Pinner Shul has an evening honouring the Rescue of Jewish refugees by Albanians during the Holocaust
Thursday January 16, 2014
- by Brian Eisenberg
Until communism fell in Albania in the 1990’s a little known fact about the role Albanians played in saving the lives of persecuted Jews in Europe was untold.
Albania was the only occupied country in Europe to end the war with more Jews than at the beginning and it has been recorded that not one Jew was surrendered to the Nazi-occupiers.1 There are 69 Albanians remembered in the Row of the Righteous at Yad Vashem in Jerusalem.
Over the past 18+ years more and more has been revealed about the remarkable role this small country played and on January 16th over 400 people, gathered in the Synagogue to hear the untold story. The Albanian ambassador His Excellency, Mr. Mal Berisha gave a brief address introducing a film “BESA – the Promise” about the code of conduct of Albanians which ensured that Jews fleeing persecution were welcomed and protected even during the Nazi-occupation.
The film, shown publically only for the 2nd time in the UK (the first being during the recent Jewish film festival in London), portrays the first-hand account of Muslims2 who sheltered the Jews (risking their own lives) follows a trail for one family to fulfil the ‘Promise’ made by the father of the central figure, to return a set of special prayer books to the family. The journey ultimately ends in success in Israel, where the son of the rescued family lives, having changed his surname.
Produced by Jason Williams3 and directed by Rachel Goslins, the film took more than 7 years to complete, highlights how Albanians, from King Zog through politicians, the police, organised religion and ordinary men, women and children, observed “BESA”, the code of honour. Jews were sheltered, fed, sheltered, hidden and offered aliases – all at personal risk to the rescuers. To Albanians involved in this code, it was simply - “what one did”.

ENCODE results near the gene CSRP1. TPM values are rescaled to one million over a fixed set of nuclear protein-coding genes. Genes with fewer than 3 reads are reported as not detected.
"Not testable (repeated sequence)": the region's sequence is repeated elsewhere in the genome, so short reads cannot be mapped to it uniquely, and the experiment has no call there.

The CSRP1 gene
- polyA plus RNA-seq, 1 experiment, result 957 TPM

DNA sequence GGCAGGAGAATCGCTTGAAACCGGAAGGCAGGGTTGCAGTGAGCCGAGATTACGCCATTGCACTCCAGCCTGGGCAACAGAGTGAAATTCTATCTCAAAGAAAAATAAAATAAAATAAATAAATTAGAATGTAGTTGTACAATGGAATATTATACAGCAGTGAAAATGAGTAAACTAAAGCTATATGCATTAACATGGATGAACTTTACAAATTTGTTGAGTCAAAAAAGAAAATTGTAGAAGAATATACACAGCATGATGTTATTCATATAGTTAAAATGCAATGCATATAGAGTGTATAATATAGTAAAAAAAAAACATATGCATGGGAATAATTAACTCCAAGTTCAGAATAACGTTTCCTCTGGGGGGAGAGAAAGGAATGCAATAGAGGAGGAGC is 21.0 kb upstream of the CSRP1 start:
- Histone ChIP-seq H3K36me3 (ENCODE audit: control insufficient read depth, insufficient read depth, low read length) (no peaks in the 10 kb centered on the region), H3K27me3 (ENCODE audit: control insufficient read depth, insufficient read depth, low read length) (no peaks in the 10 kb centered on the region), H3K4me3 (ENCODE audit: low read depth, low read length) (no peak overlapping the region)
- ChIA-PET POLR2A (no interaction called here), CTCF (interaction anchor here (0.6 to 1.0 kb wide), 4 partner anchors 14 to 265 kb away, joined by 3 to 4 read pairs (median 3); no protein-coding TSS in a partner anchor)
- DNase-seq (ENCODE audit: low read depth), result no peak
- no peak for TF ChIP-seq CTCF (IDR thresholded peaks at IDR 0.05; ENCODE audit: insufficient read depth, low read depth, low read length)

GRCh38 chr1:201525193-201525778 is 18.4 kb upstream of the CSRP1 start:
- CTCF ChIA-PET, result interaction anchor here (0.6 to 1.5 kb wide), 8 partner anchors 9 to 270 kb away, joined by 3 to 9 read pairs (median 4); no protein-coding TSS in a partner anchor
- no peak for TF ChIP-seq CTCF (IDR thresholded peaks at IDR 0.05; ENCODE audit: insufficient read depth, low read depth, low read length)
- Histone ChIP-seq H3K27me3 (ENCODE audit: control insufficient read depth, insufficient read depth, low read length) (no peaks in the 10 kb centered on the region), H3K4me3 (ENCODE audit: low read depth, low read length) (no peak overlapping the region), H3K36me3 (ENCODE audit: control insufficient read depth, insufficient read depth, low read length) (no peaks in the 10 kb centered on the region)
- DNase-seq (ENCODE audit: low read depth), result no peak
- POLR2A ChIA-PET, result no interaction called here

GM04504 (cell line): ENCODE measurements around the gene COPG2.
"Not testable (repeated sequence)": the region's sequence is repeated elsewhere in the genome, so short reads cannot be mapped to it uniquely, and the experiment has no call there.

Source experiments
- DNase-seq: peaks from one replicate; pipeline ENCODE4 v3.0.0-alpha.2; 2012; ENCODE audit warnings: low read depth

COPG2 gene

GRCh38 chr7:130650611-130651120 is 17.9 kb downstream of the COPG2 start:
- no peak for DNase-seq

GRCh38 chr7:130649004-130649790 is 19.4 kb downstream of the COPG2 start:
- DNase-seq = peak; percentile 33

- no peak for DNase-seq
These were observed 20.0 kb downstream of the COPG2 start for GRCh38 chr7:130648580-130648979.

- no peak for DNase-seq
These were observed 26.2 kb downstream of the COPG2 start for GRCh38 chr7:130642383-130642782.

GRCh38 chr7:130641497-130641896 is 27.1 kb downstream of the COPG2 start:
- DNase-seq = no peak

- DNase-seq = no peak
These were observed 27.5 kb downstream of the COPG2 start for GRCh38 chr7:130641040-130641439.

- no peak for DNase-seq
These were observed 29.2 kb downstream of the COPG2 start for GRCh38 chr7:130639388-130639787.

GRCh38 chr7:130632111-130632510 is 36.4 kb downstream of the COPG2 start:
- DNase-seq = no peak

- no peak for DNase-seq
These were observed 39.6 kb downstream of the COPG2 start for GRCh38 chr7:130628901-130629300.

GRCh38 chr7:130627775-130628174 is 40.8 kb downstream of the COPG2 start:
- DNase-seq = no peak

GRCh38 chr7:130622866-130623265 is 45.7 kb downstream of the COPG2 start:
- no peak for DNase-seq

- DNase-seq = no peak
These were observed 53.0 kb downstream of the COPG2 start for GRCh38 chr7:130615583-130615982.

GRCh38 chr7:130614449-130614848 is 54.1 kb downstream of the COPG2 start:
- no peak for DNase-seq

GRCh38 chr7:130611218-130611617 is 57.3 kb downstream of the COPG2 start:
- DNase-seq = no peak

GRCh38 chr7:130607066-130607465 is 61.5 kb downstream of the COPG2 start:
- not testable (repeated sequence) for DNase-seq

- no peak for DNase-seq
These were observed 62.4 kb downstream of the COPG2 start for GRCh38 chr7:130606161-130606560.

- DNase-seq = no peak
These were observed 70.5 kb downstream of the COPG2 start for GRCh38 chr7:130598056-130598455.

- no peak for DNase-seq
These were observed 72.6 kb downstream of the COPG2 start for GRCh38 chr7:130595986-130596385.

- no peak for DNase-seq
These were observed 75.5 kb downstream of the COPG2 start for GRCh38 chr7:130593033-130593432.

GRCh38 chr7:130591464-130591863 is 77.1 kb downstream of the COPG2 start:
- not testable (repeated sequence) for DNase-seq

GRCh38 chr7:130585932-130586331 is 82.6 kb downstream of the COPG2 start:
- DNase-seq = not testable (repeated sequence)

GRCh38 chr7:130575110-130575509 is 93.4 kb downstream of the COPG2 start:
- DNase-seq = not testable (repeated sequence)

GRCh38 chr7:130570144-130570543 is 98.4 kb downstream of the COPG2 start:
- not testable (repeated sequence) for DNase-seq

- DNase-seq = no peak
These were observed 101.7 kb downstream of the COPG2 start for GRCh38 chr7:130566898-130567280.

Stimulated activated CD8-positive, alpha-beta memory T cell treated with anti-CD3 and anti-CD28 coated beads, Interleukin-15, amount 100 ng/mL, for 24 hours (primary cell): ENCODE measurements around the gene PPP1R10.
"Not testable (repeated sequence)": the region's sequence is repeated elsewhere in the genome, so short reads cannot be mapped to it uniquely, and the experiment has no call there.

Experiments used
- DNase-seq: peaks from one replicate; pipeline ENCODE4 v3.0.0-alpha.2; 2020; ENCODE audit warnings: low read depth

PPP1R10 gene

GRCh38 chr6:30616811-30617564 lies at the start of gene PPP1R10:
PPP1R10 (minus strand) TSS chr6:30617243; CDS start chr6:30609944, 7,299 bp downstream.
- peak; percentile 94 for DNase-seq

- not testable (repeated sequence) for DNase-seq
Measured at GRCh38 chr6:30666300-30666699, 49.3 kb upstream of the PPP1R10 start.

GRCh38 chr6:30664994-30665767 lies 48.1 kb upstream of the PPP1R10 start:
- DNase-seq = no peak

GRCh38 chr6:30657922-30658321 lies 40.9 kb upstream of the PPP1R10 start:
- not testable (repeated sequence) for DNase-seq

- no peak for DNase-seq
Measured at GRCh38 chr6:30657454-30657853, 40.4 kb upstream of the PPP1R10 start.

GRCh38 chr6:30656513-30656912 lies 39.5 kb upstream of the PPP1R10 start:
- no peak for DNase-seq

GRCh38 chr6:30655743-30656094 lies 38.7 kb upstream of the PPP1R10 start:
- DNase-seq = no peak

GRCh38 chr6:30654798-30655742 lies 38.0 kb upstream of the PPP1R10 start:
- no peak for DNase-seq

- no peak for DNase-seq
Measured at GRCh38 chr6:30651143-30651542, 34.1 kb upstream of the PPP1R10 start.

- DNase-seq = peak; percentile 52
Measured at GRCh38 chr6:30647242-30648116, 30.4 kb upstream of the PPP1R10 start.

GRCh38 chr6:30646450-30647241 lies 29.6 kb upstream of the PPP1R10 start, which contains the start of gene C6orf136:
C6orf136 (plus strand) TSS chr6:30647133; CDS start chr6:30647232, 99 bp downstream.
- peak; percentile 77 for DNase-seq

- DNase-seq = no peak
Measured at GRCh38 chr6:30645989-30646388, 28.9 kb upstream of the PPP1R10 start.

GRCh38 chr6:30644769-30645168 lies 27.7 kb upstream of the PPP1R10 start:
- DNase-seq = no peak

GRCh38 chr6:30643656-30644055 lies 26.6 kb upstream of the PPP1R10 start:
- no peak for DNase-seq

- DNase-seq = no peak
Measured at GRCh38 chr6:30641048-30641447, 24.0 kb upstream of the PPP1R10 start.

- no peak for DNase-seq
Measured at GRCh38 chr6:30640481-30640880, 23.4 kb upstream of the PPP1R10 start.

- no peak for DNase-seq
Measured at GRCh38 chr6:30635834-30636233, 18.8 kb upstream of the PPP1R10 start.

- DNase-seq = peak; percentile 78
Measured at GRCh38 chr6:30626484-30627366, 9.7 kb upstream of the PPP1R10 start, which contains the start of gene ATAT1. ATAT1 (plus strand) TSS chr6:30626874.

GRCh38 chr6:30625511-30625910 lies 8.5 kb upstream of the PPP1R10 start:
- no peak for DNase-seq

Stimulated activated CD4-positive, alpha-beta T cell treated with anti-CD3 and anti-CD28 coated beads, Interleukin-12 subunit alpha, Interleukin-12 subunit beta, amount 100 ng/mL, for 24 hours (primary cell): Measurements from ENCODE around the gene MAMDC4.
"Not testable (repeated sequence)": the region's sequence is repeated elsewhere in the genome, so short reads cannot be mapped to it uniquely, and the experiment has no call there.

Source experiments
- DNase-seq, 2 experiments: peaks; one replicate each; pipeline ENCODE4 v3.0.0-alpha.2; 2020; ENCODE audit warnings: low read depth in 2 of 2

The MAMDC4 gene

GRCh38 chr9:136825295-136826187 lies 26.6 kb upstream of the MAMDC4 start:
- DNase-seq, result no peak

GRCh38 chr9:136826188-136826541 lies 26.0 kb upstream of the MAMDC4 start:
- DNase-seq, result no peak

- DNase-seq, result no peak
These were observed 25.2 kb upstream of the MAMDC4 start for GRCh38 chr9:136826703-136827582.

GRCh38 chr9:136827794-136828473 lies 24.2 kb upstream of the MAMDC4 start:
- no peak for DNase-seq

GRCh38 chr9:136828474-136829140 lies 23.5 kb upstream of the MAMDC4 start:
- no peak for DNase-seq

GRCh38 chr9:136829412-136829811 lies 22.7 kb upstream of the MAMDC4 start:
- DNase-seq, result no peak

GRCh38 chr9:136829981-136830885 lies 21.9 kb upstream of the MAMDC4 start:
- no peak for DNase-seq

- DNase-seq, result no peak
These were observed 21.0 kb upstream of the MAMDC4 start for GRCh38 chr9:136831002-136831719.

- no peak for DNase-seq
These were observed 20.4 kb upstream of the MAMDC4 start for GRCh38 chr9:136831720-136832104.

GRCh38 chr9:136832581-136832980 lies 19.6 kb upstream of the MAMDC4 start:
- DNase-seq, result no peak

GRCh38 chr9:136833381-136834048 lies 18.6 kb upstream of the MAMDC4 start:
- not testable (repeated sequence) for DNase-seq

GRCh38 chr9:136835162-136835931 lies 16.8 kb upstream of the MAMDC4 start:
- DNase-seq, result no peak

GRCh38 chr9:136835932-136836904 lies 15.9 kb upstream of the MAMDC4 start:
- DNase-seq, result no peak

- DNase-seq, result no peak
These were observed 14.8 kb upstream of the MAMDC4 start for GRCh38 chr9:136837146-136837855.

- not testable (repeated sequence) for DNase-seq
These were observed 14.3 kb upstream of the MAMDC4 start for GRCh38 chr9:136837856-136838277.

The event was part of the Harrow activities recognising Holocaust Memorial Day and taking place on Tu Bishvat, appropriately, Gaby Glassman the evening Chair, presented the Ambassador with a certificate acknowledging his visit to the Synagogue and the planting of a tree in the Lord Sacks Forest in Jerusalem ‘in grateful appreciation of the courageous acts of the Albanian people in rescuing and sheltering Jewish refugees from the Holocaust.
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1 We have discovered that the grandfather of a member of Pinner synagogue was rescued because his wife, who was already in the UK, was able to obtain a visa from the Albanian consulate in London.
2 At the time of the rescue portrayed, 70% of the Albanian population was Muslim with the others being Roman-Catholic and Eastern Orthodox.
3 Norman Gershman, a renowned Jewish-American photographer, travels to Albania in order to document first-person accounts of the Albanian Muslims who rescued Jews during the Holocaust. He hears about Rexhep Hoxha, a Muslim-Albanian who must fulfil the promise made to a Jewish family his father rescued during the Holocaust to return a set of Hebrew books they left behind. The film documents this search and ultimate successful ending.
"The Ambassador has invested much energy in promoting the Albanian story over the past few years and he was therefore particularly appreciative of having such a responsive and large audience. He was also genuinely pleased that a tree was planted in his name."
"It was great, excellent, emotional to see all those people participating in that evening and watching the film.
I am still under the strong feelings of those emotions."
"The event struck me as a tremendous success and if your goal was at minimum to ensure that many more people know about Besa and Albanian heroism during the dark days of the Shoah, then this was surely achieved. I recall the sharp collective intake of breath of the audience when you mentioned that Albania was the sole country in occupied Europe with more Jews at the outturn of the war than at the beginning."
"The most important aspect is that through your efforts these incredible stories are now beginning to become more widely known and that this new narrative can create a different paradigm in our troubled relationships. It is only by Shuls like yourself coming together with other people of goodwill that a educated and informed dialogue can be created."
The Faith Matters booklet on the Role of Righteous Muslims is available for download from their website.